Ann George takes her place in a circle of light


It was quite dark when I turned into the alleyway leading to the courtyard. We had had a long meeting after school; I was tired and was looking forward to some stuffed vine leaves from the American fridge, and a glass or two of red Galil wine. Barring my way, however, was Auntie, dressed in her church-going outfit and looking distinctly put out. ‘You are late’, she hissed, then, having looked me up and down as if to check the propriety of my working suit, hustled me out of the courtyard without giving me even a moment to put my work bag in my room. ‘Where are we going?’ I murmured, wondering why everything had to be so secretive, but I was ignored as she briskly turned in at the doorway of the Armenian cathedral. Inside, it was almost pitch black with a faint glow of light off to the left, near the floor. Even more mysteriously there was nobody about, no priests hovering or moving silently around the various icons as was usually the case, no elderly, black-clad women crossing themselves and genuflecting at the various altars. Auntie led me towards the glimmer of light, and then gave me a gentle push to the side as she stepped to the left to stand next to me.

I was looking at a space on the floor, more or less circular, in which had been placed a number of small night lights, flickering gently in the small currents of air. I sensed rather than saw that there were a number of other people standing around the circle; they also were wearing dark colours and I guessed that they were women. Suddenly Auntie’s hand was illuminated as she bent down to light a night light from one already on the ground. She added her light to the others then thrust another night light into my hand, and I obediently copied her, placing my light inside the circle and close to my feet. As the two lights were added to the pool of light on the floor a collective sigh rose from the circle of women. We then waited a long time, staring at the mesmeric sight of the tiny lights dancing upon the floor. Quite a while later there was a little flutter of activity and another light appeared, accompanied by the collective sigh. We then lapsed into contemplation again, and I was acutely aware of my marking awaiting me in my work bag, now resting between my feet. Again there was movement, another light joined the glow and there was again another collective sigh; this time I added my voice to the gentle chorus.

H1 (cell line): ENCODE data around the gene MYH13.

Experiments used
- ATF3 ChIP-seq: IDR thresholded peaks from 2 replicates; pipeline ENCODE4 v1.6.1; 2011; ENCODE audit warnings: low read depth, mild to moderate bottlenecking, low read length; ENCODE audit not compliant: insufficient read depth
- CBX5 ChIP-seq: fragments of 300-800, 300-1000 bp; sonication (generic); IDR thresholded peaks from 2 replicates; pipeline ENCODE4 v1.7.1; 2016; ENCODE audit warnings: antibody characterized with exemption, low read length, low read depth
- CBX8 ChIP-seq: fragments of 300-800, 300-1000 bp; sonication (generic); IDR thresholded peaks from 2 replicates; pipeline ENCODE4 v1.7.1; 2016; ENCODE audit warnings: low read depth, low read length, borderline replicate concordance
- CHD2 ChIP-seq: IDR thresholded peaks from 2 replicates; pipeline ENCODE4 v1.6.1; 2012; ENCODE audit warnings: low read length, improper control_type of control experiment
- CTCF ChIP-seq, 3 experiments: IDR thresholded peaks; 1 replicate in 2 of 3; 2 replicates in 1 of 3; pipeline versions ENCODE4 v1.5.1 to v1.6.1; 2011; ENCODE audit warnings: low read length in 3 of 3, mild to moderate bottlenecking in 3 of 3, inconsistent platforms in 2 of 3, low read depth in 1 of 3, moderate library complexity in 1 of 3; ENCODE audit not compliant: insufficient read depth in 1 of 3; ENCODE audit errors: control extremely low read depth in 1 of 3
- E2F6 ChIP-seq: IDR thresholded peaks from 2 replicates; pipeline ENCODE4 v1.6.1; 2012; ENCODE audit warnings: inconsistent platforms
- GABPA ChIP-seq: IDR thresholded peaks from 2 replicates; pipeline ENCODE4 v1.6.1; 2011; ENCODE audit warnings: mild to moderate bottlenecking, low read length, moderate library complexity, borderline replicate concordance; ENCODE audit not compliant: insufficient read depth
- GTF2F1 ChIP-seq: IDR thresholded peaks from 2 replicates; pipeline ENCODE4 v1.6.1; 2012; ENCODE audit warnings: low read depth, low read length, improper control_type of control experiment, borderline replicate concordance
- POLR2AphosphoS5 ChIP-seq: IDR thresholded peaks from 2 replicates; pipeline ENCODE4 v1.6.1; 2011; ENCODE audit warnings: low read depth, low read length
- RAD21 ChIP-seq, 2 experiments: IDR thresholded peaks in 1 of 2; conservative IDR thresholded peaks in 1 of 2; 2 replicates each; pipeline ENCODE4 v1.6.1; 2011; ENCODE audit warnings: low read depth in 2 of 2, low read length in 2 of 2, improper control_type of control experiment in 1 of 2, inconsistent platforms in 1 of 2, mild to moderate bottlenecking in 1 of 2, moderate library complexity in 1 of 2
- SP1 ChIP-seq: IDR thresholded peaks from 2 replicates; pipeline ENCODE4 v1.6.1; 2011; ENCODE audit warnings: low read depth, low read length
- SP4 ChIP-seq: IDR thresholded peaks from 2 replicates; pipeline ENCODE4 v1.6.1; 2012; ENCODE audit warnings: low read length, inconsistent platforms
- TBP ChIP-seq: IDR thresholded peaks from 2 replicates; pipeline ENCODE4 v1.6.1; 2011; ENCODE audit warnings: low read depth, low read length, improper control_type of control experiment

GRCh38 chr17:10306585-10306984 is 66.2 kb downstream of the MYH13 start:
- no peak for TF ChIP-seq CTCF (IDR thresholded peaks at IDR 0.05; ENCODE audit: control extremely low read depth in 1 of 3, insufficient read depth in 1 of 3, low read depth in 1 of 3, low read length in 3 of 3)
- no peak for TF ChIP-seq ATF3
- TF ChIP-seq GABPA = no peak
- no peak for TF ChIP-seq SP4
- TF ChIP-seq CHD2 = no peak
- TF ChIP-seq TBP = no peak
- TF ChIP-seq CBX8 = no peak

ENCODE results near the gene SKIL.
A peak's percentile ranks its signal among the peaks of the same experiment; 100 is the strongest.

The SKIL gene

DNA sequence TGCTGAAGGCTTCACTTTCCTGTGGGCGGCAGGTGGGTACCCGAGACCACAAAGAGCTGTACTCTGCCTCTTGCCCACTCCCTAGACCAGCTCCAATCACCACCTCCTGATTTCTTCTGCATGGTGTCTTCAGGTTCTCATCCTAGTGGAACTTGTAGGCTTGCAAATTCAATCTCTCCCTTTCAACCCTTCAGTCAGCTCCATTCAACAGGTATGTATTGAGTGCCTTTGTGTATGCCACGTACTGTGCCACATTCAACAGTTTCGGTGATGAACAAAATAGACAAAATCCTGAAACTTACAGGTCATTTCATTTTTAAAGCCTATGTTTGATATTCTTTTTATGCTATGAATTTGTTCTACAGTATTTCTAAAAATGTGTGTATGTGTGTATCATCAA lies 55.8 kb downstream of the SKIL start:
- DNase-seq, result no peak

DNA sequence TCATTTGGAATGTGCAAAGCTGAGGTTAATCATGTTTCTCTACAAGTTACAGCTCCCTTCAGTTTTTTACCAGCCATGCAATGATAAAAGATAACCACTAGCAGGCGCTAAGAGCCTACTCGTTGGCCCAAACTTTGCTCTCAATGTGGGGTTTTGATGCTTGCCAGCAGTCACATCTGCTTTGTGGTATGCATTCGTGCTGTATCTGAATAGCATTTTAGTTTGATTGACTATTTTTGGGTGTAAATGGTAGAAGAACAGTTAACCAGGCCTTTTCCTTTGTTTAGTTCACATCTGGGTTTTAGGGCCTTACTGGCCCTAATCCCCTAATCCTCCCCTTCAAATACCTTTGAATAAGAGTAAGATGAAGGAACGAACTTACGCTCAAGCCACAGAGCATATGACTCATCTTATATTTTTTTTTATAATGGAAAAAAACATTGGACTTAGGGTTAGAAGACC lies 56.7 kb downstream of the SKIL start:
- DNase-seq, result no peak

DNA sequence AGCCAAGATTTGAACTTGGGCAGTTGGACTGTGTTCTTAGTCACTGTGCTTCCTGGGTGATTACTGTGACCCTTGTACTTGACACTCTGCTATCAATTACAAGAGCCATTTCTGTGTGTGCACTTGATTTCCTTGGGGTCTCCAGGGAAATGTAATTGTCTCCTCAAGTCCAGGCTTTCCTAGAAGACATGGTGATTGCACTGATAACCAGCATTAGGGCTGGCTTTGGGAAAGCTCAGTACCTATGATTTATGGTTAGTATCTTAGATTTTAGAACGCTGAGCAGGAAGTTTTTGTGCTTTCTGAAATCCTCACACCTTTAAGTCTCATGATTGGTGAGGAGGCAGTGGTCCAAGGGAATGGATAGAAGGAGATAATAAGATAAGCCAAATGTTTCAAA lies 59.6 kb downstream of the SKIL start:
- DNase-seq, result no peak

This last light, however, was the signal for the completion of this unfathomable ritual. The women turned away from the pool of light and made for the door. As Auntie and I passed through the doorway, I murmured to Auntie, ‘What was that all about?’ She stopped, and stared at me with genuine surprise: ‘You don’t know today is Feast of 40 Martyrs of Sebaste?’ I had to say that I knew nothing about the martyrs of Sebaste. ‘They were young Christian soldiers martyred by clothes taken, then kept out on frozen pond all night. Their mothers looked, praying, encouraging them to be brave.’

All was explained. In the Armenian Quarter finding 40 women to take part in this particular, very specialized ritual would be difficult, as most of the inhabitants were priests. Auntie had obviously offered my services as a stand-in; I was thankful that I wasn’t the last to join the group. At least I had not kept anyone waiting, even though I was certainly the most ignorant of those that night who had marked the martyrdom of the 40 Martyrs of Sebaste.

The 40 Martyrs of Sebaste are commemorated on 10th March in the Western Calendar. In the Armenian Calendar the feast day is calculated from the date of Ash Wednesday.